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We read the article published by Chaudhary, et al (1) with great interest and laud them on the quality and design of their study. Primary congenital blindness (PCG) poses a challenge to clinicians, both in terms of diagnosis, and treatment. (2)
We would like to bring to the authors’ notice a similar study conducted in 2017 (3) of 230 eyes of 121 PCG patients having undergone a primary CTT. This study differed from the present study in the fact that it had a longer average follow-up period of 28.87 years with a more concentrated follow-up range of 21.5-38 years. There were also two main differences in the findings of the two studies.
Contrary to the results in the present study where the infants with PCG fared better than the neonates (48.9% >6/60), the previous study found that 76.3% newborns with PCG had a vision better than 6/60. Additionally, the previous study, found visual acuity to be better than 6/60 in a greater proportion of patients (76.1%) at the last follow-up, as compared to the proportion in the study by Chaudhary et al (55.3%). Applying the WHO recommendation of measuring vision in the better eye, (4) the results improved to 89.3% in the study by Sood et al. (3)
A possible reason for these disparities between the studies could be the difference in presentation times of the patients and the study inclusion criteria. While the present study reports late presentation, over half of the patients (53%) in the earlier pub...
A possible reason for these disparities between the studies could be the difference in presentation times of the patients and the study inclusion criteria. While the present study reports late presentation, over half of the patients (53%) in the earlier publication were operated before they reached 28 days of age. Further, the present study only includes patients with enlarged corneal diameter (>12mm) and pre-surgery IOP of 22mmHg, whereas our study had 31.74% patients with corneal diameter between 10-12mm and 0.87% patients with IOP less than 20mmHg. The former constituted 42.1% of the patients with visual acuity better than 6/60, while the latter constituted 0% of the same.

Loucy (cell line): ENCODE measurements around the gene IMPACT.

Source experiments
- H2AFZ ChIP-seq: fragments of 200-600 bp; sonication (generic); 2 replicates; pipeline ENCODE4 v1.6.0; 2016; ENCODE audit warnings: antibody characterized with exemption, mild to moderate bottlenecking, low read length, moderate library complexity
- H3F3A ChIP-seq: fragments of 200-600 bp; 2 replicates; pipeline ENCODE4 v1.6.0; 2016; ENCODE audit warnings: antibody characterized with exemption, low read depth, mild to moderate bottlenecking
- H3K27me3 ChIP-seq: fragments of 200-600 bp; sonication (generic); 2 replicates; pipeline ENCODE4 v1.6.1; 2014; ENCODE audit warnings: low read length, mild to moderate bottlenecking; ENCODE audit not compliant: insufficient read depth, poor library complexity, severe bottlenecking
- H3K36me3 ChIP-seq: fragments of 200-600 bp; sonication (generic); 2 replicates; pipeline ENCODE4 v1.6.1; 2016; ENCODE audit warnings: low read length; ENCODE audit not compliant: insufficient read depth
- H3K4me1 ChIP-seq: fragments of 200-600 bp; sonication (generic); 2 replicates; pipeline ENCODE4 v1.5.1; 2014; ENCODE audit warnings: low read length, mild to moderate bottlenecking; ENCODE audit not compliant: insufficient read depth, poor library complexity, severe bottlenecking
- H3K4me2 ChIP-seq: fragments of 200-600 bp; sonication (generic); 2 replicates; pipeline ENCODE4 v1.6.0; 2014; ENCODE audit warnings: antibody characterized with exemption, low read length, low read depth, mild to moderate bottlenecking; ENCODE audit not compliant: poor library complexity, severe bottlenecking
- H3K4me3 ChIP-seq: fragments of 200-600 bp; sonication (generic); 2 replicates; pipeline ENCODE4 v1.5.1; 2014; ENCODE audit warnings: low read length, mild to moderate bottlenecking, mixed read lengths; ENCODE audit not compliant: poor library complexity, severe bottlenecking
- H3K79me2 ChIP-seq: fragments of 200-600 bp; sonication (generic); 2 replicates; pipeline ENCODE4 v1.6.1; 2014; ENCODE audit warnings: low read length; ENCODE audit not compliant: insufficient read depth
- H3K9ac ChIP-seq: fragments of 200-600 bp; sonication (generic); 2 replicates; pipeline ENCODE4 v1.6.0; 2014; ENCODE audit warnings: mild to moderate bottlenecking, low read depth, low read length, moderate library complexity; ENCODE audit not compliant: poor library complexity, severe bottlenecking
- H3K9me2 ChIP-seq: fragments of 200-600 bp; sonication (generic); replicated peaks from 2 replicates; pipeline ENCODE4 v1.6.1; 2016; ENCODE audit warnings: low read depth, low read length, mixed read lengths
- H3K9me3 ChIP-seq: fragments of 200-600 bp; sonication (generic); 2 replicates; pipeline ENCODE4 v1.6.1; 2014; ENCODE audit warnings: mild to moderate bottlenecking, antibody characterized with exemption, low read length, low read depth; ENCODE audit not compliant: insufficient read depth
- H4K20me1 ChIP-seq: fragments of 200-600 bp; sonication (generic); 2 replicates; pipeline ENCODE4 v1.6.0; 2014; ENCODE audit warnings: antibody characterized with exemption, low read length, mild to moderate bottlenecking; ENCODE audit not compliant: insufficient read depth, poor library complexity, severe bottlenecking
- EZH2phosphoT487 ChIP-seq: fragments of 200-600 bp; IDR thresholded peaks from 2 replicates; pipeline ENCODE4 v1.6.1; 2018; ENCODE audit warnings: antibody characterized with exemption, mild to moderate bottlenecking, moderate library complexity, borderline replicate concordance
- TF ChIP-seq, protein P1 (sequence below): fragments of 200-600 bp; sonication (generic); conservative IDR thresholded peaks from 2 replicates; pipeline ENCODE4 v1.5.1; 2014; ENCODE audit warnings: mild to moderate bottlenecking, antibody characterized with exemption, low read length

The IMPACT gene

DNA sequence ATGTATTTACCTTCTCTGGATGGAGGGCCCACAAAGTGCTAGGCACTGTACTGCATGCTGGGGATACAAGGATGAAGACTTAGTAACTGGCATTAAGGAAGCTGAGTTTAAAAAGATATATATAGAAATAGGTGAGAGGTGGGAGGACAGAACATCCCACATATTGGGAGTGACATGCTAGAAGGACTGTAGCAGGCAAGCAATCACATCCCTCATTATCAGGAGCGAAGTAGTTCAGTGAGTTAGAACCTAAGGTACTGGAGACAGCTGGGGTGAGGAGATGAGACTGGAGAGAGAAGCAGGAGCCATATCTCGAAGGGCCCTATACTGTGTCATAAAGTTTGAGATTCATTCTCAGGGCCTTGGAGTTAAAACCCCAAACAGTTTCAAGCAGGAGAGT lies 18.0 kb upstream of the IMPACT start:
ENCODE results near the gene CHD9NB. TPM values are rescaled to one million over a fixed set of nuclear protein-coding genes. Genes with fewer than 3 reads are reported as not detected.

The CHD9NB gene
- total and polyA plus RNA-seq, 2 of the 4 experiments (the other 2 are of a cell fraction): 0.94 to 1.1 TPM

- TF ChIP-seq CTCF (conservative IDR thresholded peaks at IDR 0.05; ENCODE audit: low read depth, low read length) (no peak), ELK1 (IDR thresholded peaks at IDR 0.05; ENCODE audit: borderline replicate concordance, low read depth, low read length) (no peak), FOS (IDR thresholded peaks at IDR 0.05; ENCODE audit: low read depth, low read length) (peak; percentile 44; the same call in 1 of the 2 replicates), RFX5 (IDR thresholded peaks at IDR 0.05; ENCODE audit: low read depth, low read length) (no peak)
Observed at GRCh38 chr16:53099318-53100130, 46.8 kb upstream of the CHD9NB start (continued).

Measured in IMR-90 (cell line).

The authors of the present study also conducted an in-depth analysis of causes behind poor visual outcomes, whereas the previous study focused only on three pre-determined factors, with only one in common with the present study. Needless to say, both studies add considerably to existing literature, bolstered in their endeavour by their large sample size, a rarity by itself in studies reporting long-term outcomes in PCG patients.
1. Chaudhary RS, Gupta A, Sharma A, et al Long-term functional outcomes of different subtypes of primary congenital glaucoma British Journal of Ophthalmology Published Online First: 23 December 2019. doi: 10.1136/bjophthalmol-2019-315131
2. Mandal AK, Chakrabarti D. Update on congenital glaucoma. Indian J Ophthalmol 2011;59, Suppl S1:148-57
3. Sood D, Rathore A, Sood I, Singh G, Sood NN. Long-term outcome of combined trabeculotomy-trabeculectomy by a single surgeon in patients with primary congenital glaucoma. Eye (Lond). 2018;32(2):426–432. doi:10.1038/eye.2017.207
4. World Health Organization. Change the Definition of Blindness; 2020. Available at: http://www.who.int/blindness/Change%20the %20Definition%20of%20Blindness.pdf. [Accessed on 04 May 2020].
ACKNOWLEDGEMENT: The authors would like to thank Dr Shalinder Sabherwal for his review of the manuscript for this Letter in Response.